April has been a strange month for almost everyone, and illness has meant that tales of France and French life are in arrears. Fortunately, not the virus and I am marooned in England for the moment, but although the weekend has passed, I thought that you might like to hear about how Easter is celebrated in France. Who knows, you might be there next Easter, staying at Le Prieure or in La Tour and be wondering how the French celebrate Easter and how you might too, in the French fashion!
Easter decorations: mixing French and English traditions
Loving an excuse for celebration food and decorating both inside and outside the house, at Le Prieure, we mix our English traditions with those of our French neighbours and their French Easter traditions, though in truth they are not that different. Inside, we love to decorate eggs and have them hanging on beautifully painted boughs, whilst outside there is always a special hunt, with small characters especially planted in the ground for the children, pointing the way. The children are handed pretty baskets and head off with delight for the chocolate treasures they will find!
Easter Sunday Bells and Monday Egg Hunt
France, being a historically Catholic country the weekend, is of course, centred around the Church. On Maundy Thursday, Jeudi Saint, the bells of all the churches are silenced to mourn the death of Christ and, according to tradition, they acquire wings and fly to Rome for a special blessing by the Pope.
On their way back, they pick up eggs and miraculously carefully drop them in all the French gardens on the way home. Originally real, they have been superseded by chocolate, though it may explain why omelettes are a great tradition in the south... a surfeit of broken eggs on Easter Sunday would logically lead to omelettes on Easter Monday!
A lovely thought, but actually, eggs were traditionally blown and then decorated for Easter, having been forbidden during Lent. A large surfeit of blown egg on Easter day is more likely the reason! And that explains the tradition for omelettes at Easter, especially in the south of France.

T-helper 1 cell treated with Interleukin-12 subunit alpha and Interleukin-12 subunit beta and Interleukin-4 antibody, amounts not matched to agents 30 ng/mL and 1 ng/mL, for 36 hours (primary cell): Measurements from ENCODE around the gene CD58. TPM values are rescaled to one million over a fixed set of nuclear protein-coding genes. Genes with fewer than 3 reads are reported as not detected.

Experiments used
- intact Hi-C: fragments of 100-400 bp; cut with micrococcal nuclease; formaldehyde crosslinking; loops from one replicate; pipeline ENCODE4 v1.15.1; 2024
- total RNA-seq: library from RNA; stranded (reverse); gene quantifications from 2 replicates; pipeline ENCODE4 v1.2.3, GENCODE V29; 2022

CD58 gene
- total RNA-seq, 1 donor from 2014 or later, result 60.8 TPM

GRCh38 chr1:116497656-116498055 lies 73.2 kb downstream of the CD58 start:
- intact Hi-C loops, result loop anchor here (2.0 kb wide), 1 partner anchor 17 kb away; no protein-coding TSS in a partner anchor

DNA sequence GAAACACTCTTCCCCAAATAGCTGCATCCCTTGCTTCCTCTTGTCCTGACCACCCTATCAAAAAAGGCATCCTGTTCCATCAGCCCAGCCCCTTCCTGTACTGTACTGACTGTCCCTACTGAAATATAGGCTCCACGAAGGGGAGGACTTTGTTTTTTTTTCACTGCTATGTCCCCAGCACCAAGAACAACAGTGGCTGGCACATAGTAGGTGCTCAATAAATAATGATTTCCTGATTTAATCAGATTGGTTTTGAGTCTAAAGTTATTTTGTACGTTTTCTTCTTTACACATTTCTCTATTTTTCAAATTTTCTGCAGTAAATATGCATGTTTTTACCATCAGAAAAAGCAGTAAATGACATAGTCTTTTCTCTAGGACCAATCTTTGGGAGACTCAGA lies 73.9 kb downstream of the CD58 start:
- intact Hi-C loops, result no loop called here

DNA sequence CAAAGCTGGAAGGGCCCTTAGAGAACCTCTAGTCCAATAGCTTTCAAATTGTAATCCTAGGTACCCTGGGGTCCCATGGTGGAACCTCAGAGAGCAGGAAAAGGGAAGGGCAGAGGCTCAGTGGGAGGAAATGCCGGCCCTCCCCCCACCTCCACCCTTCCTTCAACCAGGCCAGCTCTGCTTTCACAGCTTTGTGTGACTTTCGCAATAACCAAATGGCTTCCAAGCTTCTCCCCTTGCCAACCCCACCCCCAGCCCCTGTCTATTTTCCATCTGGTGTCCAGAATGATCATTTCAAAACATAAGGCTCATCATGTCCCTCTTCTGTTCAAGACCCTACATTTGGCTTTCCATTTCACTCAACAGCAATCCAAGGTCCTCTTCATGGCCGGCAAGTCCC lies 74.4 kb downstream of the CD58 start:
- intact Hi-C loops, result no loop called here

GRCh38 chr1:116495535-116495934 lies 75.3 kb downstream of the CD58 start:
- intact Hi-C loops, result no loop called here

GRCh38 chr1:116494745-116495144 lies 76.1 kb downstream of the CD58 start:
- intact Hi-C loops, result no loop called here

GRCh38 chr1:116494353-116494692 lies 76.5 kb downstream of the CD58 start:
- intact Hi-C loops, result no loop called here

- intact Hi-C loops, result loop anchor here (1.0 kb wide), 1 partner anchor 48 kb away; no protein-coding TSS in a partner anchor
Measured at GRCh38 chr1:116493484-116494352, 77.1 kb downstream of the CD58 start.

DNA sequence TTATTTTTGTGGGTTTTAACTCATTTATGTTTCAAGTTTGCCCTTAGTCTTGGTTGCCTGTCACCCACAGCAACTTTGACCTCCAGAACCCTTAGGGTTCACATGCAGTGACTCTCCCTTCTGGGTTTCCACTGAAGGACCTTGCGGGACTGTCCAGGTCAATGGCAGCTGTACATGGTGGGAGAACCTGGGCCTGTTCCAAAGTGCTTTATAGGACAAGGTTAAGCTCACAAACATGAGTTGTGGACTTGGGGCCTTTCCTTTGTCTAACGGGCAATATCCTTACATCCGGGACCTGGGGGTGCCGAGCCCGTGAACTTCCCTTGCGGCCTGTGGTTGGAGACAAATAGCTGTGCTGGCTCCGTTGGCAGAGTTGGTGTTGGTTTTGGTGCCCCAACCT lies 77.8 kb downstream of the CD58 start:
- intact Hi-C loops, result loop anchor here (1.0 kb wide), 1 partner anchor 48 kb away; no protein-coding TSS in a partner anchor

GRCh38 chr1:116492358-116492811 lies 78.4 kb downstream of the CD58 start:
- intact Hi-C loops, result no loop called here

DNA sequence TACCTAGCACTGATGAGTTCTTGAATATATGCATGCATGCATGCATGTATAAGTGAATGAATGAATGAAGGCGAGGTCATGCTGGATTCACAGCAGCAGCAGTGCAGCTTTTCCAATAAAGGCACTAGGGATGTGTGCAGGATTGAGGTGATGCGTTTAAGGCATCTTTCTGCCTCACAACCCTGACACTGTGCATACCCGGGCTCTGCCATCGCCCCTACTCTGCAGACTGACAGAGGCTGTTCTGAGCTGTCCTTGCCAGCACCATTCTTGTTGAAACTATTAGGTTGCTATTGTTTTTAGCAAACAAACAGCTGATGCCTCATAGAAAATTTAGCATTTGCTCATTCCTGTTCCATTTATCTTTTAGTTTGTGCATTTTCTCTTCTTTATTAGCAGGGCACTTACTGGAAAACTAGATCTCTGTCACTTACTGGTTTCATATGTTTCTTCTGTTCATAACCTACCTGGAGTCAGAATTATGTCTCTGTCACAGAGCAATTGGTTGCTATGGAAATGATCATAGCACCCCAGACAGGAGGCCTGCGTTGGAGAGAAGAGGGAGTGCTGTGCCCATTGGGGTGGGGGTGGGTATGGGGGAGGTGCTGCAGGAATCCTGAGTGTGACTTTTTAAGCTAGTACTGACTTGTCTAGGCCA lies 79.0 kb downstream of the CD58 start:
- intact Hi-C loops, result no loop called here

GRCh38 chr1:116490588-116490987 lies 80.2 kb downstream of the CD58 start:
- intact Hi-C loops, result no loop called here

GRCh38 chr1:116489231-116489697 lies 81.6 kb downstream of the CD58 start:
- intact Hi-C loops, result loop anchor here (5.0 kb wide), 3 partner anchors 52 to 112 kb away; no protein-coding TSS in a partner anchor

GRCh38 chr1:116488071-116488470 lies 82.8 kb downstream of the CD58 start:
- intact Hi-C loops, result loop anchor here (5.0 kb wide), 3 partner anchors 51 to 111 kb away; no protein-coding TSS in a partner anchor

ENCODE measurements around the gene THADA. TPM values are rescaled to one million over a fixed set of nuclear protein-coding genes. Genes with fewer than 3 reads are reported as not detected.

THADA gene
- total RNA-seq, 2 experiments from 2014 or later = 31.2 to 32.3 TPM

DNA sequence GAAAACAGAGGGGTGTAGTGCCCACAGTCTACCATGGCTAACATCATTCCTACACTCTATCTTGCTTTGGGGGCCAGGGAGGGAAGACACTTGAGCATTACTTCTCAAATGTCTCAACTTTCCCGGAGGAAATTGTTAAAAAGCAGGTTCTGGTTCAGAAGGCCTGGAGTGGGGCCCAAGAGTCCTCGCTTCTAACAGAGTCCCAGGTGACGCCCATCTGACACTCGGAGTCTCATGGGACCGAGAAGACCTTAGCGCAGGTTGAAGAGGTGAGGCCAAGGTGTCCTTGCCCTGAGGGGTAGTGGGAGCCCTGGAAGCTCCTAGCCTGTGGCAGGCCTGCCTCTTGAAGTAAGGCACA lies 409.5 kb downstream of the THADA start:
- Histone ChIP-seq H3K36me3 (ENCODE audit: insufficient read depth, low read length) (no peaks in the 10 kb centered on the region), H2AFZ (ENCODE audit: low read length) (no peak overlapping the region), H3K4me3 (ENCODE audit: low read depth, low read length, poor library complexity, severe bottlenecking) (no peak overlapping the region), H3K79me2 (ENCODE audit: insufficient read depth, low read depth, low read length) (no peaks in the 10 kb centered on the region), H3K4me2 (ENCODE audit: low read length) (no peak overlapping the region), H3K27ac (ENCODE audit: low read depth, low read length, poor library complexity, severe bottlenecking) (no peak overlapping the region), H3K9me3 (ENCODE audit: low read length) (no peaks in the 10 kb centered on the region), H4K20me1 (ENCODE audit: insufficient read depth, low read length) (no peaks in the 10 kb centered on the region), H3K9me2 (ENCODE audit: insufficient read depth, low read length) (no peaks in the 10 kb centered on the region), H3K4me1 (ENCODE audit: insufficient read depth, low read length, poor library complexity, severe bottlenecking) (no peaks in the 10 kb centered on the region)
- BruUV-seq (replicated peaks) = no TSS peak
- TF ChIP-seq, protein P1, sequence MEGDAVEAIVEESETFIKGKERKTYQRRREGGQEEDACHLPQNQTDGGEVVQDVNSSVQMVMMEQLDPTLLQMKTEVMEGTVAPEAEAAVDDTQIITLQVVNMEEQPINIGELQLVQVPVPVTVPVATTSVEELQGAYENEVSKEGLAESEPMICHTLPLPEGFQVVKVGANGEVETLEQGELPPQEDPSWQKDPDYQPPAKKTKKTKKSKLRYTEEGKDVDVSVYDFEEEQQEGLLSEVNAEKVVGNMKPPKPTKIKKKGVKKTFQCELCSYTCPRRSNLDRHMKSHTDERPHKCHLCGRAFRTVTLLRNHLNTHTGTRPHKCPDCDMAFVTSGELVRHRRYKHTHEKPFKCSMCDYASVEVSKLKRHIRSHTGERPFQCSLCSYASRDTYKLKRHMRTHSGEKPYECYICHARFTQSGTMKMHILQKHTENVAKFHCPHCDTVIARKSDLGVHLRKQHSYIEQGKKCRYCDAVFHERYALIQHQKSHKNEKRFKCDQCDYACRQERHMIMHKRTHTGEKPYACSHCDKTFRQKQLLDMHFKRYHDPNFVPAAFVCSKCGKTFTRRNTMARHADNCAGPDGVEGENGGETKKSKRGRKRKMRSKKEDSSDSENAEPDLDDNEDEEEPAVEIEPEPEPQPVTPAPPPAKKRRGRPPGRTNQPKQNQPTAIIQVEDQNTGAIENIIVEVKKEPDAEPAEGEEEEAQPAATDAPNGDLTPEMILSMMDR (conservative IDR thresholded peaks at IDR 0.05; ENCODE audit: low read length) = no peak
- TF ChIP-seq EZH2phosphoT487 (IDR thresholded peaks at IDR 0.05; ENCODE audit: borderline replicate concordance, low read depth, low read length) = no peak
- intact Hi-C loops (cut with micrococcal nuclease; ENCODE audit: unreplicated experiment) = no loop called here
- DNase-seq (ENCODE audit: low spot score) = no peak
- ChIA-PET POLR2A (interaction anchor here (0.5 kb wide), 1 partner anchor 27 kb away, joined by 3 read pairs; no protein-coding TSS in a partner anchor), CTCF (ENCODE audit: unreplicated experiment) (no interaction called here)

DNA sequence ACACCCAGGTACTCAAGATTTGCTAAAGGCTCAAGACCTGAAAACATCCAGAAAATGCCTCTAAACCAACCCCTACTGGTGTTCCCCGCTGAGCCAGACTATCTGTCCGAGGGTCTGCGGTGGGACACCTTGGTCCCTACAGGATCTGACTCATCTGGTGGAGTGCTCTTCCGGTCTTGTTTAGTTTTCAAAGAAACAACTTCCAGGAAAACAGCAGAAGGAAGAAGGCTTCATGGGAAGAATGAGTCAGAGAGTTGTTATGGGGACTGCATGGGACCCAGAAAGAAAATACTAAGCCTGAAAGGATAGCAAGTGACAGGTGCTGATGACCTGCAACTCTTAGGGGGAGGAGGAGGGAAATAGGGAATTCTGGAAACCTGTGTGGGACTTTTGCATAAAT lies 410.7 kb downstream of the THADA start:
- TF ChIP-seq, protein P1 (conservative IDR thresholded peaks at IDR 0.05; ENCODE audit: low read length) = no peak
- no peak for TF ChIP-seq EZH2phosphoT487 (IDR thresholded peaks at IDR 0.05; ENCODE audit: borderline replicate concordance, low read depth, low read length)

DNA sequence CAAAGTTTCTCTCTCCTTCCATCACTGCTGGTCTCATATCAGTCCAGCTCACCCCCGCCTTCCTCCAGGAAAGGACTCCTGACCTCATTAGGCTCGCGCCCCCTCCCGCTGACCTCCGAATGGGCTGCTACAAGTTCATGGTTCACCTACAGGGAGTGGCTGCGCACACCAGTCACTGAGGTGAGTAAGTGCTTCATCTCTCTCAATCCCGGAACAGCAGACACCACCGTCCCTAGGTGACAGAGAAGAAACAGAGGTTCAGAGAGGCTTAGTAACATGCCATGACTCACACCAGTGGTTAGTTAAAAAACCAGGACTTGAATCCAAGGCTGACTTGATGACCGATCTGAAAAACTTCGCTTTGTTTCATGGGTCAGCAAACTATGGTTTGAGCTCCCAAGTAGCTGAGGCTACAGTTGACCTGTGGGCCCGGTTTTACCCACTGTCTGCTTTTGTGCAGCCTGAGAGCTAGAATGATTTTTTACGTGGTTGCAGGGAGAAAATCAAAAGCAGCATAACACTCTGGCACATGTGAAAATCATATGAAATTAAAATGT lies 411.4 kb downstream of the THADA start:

To celebrate the return of the bells and the Resurrection, the church bells peal on Easter Sunday and La chasse aux Oeufs – the Easter Egg Hunt - begins with the gifts of chocolate bells, followed by the cry of ‘Les Cloches Son Passes’ – The Bells have Passed – and the children, and no doubt not a few adults, take off to search for eggs in gardens around the country. For the French, it is traditionally bells and not bunnies that bring the Easter Eggs.
Every chocolatier and patisserie shop in France has stunning windows at Easter, where bells take centre stage, but as well as delightfully decorated hares, rabbits, turtles and sheep, there are small wicker baskets of straw filled with pretty foil covered ‘fritures’ – small whitebait….perhaps coming from the story of Jesus being a ‘fisher of men’ and the disciples being fishermen.
Traditional Easter food in France
French Easter activities have without doubt, to include fine epicurean delights and lamb is the traditional dish at Easter. Often with fine weather in our corner of France, the second sunniest in the country, we love a barbeque on a warm Easter Sunday. To sit outside to eat the meal after the children have enjoyed a fine hunt for chocolate eggs and to enjoy the beautiful flowers and scents of the early spring garden is a delight.
A traditional starter of asparagus and or eggs, followed by gigot d’agneau, rack of lamb; brochettes d’agneau, lamb kebabs and navarin, casserole of lamb, the dishes of choice for Easter, served with fresh local vegetables and followed by delicious puddings will please most palates, although we can cater for non-meat eaters too!
Both Easter Sunday and Easter Monday are public holidays in France and as the French word for Easter, Paques, derives from the Latin Pascua meaning ‘food’, it’s quite evident that after forty days of fasting the traditional meal was and is going to be pretty special!
Many people still attend church services on Easter Day, and the happy notes of ‘Joyeuses Paques’ and ‘Bonne Paques’, ‘Happy Easter’ in French, can be heard as people leave church. A joyful time for those who have followed the traditional path of Les Croyants, the believers, who have eschewed favourite food or beverage for Lent, La Careme. They have a real feast to look forward to!
Easter break in France to look forward to in 2021
Think to next year, when we hope we will be able to travel again and plan a visit to our lovely corner of France, where you will find a very warm welcome at the very special time of year.